Molecules 24 01173 sch004 550

Scheme 4. Reagents and conditions: a) K2CO3, dry DMF, 80 °C, 12 h; b) PdCl2(PPh3)2, Na2CO3, DME/DMF/water, 89 °C, 12 h; c) NaOH, DMF/H2O, 60 °C, 8 h, N2.

Molecules 24 01173 sch005 550

Scheme 5. Reagents and conditions: a) K2CO3, dry DMF, 80 °C, 12 h; b) PdCl2(PPh3)2, Na2CO3, DME/DMF/water, 89 °C, 12 h; c) NaOH, DMF/H2O, 60 °C, 8 h, N2.

///////////Tepotinib,  Tepotinib hydrochloride, Tepmetko, JAPAN 2020, 2020 APPROVALS, тепотиниб , تيبوتينيب , 特泊替尼 , EMD 1214063, MSC 2156119

CN1CCC(CC1)COC2=CN=C(N=C2)C3=CC=CC(=C3)CN4C(=O)C=CC(=N4)C5=CC=CC(=C5)C#N.O.Cl

Tirabrutinib


Tirabrutinib.png

Tirabrutinib

チラブルチニブ塩酸塩

GS-4059

ONO-4059

6-amino-9-[(3R)-1-but-2-ynoylpyrrolidin-3-yl]-7-(4-phenoxyphenyl)purin-8-one

FormulaC25H22N6O3. HCl
CAS1439901-97-9 HCL1351636-18-4FREE FORM
Mol weight490.9415

JAPAN APPROVED 2020/3/25 Velexbru

Antineoplastic, Bruton’s tyrosine kinase inhibitor

8H-Purin-8-one,6-amino-7,9-dihydro-9-((3R)-1-(1-oxo-2-butyn-1-yl)-3-pyrrolidinyl)-7-(4-phenoxyphenyl)

6-Amino-9-((3R)-1-(2-butynoyl)-3-pyrrolidinyl)-7-(4-phenoxyphenyl)-7,9-dihydro-8H-purin-8-one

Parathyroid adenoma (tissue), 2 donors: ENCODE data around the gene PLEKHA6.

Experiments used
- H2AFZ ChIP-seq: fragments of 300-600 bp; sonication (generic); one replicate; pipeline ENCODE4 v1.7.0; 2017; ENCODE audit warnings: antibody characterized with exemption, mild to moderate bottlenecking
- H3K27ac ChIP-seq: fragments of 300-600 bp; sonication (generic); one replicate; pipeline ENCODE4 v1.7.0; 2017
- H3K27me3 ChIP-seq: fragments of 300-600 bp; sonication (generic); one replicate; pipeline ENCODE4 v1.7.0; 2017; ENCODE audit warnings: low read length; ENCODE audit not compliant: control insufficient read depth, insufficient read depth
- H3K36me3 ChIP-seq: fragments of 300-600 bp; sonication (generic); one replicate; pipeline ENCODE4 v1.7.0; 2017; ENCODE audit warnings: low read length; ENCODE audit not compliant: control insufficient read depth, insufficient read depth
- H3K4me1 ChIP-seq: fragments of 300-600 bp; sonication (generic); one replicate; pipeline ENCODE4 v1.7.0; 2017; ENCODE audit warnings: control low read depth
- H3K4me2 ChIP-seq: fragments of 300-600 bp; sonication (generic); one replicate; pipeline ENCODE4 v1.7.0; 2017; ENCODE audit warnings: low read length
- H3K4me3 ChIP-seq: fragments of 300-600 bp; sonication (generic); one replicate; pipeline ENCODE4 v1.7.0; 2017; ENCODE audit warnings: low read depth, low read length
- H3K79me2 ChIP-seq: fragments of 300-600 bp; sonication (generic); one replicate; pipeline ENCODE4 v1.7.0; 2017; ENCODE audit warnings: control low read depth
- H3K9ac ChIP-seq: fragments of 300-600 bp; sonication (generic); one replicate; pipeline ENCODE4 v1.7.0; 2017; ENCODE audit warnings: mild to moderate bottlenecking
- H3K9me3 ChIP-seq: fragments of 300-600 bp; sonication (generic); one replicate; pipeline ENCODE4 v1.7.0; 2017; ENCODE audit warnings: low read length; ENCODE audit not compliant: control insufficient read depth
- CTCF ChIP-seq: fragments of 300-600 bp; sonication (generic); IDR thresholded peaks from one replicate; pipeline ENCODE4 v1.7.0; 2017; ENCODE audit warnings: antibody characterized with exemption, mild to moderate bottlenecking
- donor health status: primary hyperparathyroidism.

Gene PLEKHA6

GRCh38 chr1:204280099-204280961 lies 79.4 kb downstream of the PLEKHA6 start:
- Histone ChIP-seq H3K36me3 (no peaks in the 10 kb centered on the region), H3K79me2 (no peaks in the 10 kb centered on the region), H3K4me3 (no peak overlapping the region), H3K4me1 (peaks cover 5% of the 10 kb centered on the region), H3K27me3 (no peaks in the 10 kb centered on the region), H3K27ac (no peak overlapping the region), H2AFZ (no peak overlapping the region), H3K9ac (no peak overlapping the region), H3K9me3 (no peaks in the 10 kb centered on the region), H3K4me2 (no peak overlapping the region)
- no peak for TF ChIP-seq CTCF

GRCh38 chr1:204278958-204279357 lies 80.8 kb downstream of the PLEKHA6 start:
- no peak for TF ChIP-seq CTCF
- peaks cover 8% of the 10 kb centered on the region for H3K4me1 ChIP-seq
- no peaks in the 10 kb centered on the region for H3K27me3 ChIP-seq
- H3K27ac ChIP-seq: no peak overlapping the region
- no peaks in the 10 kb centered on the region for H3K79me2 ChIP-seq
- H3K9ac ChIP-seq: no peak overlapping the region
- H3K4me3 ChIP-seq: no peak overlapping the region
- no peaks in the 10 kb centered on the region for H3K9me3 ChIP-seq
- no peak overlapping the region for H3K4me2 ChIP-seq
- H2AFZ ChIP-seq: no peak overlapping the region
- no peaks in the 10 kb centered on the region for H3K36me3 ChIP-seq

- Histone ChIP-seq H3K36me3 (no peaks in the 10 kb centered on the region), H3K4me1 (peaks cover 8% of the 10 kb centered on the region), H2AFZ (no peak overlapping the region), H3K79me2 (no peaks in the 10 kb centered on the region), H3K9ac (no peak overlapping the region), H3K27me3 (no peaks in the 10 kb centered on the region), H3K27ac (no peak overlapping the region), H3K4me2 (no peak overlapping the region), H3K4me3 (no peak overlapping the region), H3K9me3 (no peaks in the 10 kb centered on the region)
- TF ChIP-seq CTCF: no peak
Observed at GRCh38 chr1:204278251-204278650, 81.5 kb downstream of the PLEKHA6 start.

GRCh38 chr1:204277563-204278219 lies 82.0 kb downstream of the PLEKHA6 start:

Tirabrutinib (Velexbru®) is an orally administered, small molecule, Bruton’s tyrosine kinase (BTK) inhibitor being developed by Ono Pharmaceutical and its licensee Gilead Sciences for the treatment of autoimmune disorders and haematological malignancies. Tirabrutinib irreversibly and covalently binds to BTK in B cells and inhibits aberrant B cell receptor signalling in B cell-related cancers and autoimmune diseases. In March 2020, oral tirabrutinib was approved in Japan for the treatment of recurrent or refractory primary central nervous system lymphoma. Tirabrutinib is also under regulatory review in Japan for the treatment of Waldenström’s macroglobulinemia and lymphoplasmacytic lymphoma. Clinical development is underway in the USA, Europe and Japan for autoimmune disorders, chronic lymphocytic leukaemia, B cell lymphoma, Sjogren’s syndrome, pemphigus and rheumatoid arthritis. This article summarizes the milestones in the development of tirabrutinib leading to the first approval of tirabrutinib for the treatment of recurrent or refractory primary central nervous system lymphoma in Japan.